A standing-seam roof provides long-term performance. Its snap-together and field-seamed versions are engineered for strength, durability and weather-ability. The accompanying photos show 3-inch trapezoidal systems that have weathered unfriendly environments for more than 25 years. With virtually no wear, their maintenance costs are nominal.
Standing-seam roofs are typically made of 24- or 26-gauge steel manufactured from high-strength Galvalume, a special type of hot-dip galvanized steel sheet with a coating of 55 percent aluminum, 43.4 percent zinc and 1.6 percent silicon. These roofs are produced to ASTM A792/A792MAZ50 or AZ55, and their seams feature factory-applied mastic to ensure a water-tight seal.
A majority of self-storage buildings are made with steel columns and roof purlins on very low slopes. When using a concealed-fastener roof system, the panels snap or are seamed together over a sliding clip fastened to the purlins below. To provide maximum efficiency, the floating clip can only be installed when the tab is centered in the clip base.
The advantage to roof panels that interlock over floating clips is they have the ability to expand and contract as the temperature changes, instead of pushing and pulling at the fasteners as in a screw-down roof system. Because the standing-seam roof “floats,” it has a longer lifespan. In addition, with no exposed fasteners inside the building envelope, there’s no way for water to penetrate.
On structures other than standard storage buildings, such as a manager’s residence, office or canopies, a steeper slope is often used to provide a more appealing look. This opens the door to several roof-panel options. On a steeper slope, a vertical seam panel is the ideal choice. It offers simple installation, and the trim work is efficient, maintaining the integrity of the overall system.
As the self-storage industry has matured, the architectural designs required by planning boards and development covenants have become more sophisticated. First-generation styles are giving way to multistory buildings and structures with features such as glass corners and brick or stucco exteriors. The accompanying photo shows what can be done with a standing-seam roof system. With coordination between client, architect and manufacturer, almost any design can be accomplished.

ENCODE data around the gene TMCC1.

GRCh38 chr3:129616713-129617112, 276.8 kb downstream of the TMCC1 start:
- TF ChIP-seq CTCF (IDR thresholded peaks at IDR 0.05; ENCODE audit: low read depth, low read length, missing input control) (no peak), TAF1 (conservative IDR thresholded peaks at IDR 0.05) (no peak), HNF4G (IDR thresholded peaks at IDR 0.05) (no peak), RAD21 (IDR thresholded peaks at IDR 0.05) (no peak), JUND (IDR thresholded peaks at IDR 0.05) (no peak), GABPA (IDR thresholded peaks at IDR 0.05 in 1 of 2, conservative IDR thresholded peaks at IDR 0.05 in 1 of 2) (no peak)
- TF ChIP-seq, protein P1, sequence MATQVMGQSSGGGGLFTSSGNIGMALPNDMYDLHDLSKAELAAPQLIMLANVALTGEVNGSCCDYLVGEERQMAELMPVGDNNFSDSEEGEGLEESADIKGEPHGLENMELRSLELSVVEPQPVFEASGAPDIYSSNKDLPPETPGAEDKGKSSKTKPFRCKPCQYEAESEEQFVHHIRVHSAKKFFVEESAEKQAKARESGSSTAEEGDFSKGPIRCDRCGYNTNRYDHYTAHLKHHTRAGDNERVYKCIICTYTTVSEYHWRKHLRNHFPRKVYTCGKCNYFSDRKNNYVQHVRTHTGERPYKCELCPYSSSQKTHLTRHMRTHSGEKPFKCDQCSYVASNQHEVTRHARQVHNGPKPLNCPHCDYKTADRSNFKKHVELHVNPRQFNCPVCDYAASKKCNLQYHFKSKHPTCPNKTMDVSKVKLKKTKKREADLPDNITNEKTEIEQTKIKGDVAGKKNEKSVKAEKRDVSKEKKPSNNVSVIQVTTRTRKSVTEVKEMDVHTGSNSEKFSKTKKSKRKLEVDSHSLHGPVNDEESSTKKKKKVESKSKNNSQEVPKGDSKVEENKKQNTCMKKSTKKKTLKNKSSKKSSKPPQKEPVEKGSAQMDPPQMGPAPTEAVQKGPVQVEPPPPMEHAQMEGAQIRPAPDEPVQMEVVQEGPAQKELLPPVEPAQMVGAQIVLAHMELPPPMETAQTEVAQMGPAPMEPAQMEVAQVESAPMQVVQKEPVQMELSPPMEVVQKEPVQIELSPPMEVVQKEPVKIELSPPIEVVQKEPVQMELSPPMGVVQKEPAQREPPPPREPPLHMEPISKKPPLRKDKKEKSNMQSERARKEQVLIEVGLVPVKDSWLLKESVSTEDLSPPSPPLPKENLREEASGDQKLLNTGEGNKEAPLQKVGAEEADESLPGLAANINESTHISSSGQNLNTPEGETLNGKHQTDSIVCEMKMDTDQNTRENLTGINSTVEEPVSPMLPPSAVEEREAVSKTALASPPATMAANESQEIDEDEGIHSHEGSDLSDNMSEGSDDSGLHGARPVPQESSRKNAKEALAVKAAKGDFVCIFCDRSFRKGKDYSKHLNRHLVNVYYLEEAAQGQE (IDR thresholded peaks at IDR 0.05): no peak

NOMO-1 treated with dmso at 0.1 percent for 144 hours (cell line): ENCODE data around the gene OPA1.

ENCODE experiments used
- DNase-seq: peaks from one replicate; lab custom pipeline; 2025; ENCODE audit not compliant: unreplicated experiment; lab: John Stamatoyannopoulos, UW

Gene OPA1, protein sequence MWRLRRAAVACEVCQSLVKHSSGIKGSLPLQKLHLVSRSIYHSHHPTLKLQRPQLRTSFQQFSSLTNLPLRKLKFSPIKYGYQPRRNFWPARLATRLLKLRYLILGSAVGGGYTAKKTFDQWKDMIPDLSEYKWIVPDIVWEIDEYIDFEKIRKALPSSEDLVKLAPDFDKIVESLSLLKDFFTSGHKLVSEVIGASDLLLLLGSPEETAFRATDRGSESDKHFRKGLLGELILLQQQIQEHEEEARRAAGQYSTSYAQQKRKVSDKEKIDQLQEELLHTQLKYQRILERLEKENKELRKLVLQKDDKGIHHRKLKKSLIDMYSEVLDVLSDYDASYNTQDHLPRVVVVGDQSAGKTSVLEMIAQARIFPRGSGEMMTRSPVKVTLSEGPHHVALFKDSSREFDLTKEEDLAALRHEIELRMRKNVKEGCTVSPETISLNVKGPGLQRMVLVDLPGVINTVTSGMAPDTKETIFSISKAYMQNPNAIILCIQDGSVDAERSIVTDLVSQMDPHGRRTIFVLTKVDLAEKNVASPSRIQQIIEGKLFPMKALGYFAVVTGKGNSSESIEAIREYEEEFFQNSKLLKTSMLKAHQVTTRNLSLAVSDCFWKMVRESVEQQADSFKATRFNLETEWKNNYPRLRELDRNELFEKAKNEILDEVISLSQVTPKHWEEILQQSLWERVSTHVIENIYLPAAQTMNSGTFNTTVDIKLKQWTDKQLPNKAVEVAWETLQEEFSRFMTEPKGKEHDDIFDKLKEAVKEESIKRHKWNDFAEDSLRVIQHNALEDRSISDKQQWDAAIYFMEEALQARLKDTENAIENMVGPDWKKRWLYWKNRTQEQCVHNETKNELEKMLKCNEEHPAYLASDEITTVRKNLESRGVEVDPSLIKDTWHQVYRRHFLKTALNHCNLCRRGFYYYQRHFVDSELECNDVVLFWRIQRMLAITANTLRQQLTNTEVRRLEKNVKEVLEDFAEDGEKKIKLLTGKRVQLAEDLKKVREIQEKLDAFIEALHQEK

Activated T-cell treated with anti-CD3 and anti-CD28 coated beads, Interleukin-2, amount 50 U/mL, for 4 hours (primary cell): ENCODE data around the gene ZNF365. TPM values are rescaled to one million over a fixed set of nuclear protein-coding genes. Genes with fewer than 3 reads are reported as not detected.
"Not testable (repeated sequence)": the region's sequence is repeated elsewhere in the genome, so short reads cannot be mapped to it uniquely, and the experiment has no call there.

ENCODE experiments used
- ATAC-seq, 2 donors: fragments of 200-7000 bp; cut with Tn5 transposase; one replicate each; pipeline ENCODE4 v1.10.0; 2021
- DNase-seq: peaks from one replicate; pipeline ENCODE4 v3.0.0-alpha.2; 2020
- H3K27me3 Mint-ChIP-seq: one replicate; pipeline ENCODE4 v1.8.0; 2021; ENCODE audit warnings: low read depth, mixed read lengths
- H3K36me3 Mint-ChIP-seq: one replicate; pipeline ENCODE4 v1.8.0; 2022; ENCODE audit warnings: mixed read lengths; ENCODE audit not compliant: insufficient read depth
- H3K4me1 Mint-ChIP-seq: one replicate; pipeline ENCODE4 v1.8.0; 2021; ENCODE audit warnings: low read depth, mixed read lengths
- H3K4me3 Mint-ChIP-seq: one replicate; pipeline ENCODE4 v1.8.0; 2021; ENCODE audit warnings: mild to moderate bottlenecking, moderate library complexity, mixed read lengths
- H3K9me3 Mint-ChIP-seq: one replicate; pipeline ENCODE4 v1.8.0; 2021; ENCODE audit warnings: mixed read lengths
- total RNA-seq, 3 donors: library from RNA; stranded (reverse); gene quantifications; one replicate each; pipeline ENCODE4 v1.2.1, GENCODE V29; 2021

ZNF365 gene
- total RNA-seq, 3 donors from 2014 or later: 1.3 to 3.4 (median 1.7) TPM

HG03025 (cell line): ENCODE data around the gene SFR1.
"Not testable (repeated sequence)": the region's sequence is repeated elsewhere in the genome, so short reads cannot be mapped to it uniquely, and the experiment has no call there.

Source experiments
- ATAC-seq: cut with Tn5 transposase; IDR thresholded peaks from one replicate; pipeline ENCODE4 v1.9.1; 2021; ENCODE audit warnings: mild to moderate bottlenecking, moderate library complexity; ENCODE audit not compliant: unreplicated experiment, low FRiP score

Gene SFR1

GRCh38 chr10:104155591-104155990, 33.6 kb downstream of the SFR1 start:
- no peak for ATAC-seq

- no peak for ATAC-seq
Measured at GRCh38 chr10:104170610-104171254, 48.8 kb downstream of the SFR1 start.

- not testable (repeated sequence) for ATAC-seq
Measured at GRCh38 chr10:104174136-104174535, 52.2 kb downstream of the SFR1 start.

When it comes to roofing, almost any properly installed system will work well for the first year, but what happens as the facility ages? Unlike flat built-up roofs that require frequent maintenance, a standing-seam roof will offer 20 years and more of trouble-free performance with little or no time or expense. There’s no need to constantly replace fasteners or caulk penetrations. The only necessary maintenance is to keep the roof clear of debris.
In addition to saving money on maintenance fees, a standing-seam roof minimizes energy costs. Because it’s installed over an adjustable clip, it doesn’t crush the insulation, helping preserve the insulation’s R value and keeping HVAC costs to a minimum.
The permitting process can never be taken for granted. The last thing you want to hear before your permit gets signed is your building doesn’t meet all the codes and specifications for your area. Standing-seam roofs have been designed for high-profile projects in any location. For example, the 3-inch trapezoidal panel has been approved by Under-writers Laboratories, Dade County, Fla., Factory Mutual, Corp of Engineers, ICBO (International Conference of Building Officials) and ASTM (American Society for Testing and Materials).
A 20-year materials warranty is customary for a standing-seam roof system, considerably longer than the standard protection for builtup and single-ply roofs. Long-term warranties are even offered for weather-tightness on standing-seam roofs, including those with a 1/4:12 slope. Most reputable manufacturers won’t offer such a warranty for a screw-down system, as it will almost always leak, no matter how well it is installed.
When choosing a roof installer, you can use one certified for your specific product. Although the systems appear to be similar from vendor to vendor, each has a particular design. A certified installer will have attended the manufacturer’s school and installed a certain number of square feet of the product. In addition to certification, ask for documentation of the installer’s license and insurance.
The self-storage market demands an attractive, trouble-free, durable roof product. Available in many styles and colors, a standing-seam roofing system meets that need and is here to stay. When designing your facility, consider the investment being made and use the best materials on the market.
Stephen Wilson is the Southeast regional sales manager for Miller Building Systems Inc., which designs, supplies and installs a full line of pre-engineered metal buildings, including single- and multistory, climate-controlled self-storage, modular buildings and rigid-frame structures. Wilson has 25 years of experience in the manufacturing and sales of pre-engineered steel buildings. For more information, call 888.323.6464; e-mail firstname.lastname@example.org; visit www.millerbldgs.com.